As my fandom in wrestling turned to MMA in 2007 and completely dropped wrestling in 2009 again, the occasional ROH show would still draw me in. In 2014, I came back to wrestling to see Bryan Danielson rise to the WWE Championship, in a turn of events I never would have predicted watching the first ROH shows. It wasn’t long before my WWE fandom waned again, but ROH had introduced me to a new promotion that scratched that itch for great storytelling, great in-ring action, and long-term booking: NJPW. Between NJPW and ROH, I knew I wouldn’t stop watching wrestling again as long as they maintained their quality matches and booking.
Indeed, it was ROH and NJPW that led to me buying tickets to the show in Madison Square Garden, making my first trip to New York to witness the event live. Without ROH, there is a very good chance I would not be writing for Daily DDT, as I introduced ROH and NJPW coverage to the site nearly 4 years ago, and had the encouragement of the editors at the time to do so.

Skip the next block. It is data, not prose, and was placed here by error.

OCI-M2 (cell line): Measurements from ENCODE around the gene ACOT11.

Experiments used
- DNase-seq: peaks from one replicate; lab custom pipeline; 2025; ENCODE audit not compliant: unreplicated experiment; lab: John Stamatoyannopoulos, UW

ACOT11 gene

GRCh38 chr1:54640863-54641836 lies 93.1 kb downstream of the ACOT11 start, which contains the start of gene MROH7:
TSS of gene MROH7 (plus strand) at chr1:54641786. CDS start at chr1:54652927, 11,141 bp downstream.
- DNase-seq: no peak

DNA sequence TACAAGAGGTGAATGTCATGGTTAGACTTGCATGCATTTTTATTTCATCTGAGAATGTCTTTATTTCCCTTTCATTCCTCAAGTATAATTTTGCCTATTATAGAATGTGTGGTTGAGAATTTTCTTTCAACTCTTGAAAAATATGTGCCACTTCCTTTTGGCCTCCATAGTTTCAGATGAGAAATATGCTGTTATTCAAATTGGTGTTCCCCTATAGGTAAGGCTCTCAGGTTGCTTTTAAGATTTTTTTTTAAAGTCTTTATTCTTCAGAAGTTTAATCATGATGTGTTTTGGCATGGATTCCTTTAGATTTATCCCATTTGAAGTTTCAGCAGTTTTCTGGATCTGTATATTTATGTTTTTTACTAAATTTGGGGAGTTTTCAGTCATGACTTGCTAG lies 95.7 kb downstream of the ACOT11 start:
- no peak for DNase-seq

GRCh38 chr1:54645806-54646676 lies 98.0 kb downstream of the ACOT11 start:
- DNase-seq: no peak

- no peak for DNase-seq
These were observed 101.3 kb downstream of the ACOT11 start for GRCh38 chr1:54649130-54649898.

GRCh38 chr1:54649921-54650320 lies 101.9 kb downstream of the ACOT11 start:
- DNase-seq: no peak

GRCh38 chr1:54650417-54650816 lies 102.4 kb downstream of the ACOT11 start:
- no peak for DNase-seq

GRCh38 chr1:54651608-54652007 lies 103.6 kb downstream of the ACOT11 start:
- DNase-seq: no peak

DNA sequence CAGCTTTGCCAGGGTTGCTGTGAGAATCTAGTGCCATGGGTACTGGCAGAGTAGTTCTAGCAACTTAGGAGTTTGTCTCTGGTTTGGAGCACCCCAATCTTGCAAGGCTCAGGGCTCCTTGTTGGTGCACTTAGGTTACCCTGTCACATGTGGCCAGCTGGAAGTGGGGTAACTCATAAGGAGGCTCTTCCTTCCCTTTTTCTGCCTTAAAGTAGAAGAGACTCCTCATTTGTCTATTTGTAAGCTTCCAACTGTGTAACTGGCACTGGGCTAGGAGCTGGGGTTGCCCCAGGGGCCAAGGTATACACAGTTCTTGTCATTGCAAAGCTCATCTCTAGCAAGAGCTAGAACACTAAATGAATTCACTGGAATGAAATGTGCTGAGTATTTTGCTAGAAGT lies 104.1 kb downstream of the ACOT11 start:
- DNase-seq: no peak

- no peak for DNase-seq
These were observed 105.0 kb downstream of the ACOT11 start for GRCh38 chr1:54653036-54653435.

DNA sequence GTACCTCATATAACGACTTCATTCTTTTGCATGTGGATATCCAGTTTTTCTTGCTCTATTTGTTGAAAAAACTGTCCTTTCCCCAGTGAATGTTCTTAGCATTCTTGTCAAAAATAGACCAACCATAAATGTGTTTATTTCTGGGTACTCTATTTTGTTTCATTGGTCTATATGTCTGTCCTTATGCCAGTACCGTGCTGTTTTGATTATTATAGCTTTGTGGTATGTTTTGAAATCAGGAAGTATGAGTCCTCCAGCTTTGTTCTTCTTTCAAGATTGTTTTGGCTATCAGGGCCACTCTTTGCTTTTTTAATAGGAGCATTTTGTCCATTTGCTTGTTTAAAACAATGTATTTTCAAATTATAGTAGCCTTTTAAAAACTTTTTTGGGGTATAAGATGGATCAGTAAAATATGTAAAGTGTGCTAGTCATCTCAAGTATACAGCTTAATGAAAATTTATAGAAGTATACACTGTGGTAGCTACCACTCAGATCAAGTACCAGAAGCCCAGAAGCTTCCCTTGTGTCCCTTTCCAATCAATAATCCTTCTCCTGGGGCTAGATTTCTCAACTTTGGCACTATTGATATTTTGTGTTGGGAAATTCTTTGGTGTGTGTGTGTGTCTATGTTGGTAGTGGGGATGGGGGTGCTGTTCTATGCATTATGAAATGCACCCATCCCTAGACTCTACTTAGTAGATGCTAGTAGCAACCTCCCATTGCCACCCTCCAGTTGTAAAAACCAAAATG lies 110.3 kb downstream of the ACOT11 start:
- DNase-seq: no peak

ROH is why I am still a wrestling fan, and like many others with similar stories, ROH provided the kind of wrestling I was craving and not getting in WWE (and to a lesser extent in TNA).
ROH Final Battle ended with Jonathan Gresham winning the ROH World Championship, defeating AEW’s Jay Lethal for the title, with the show fading out, and ROH’s future uncertain heading into 2022, it really felt like the Era of Honor, as we knew it, had ended.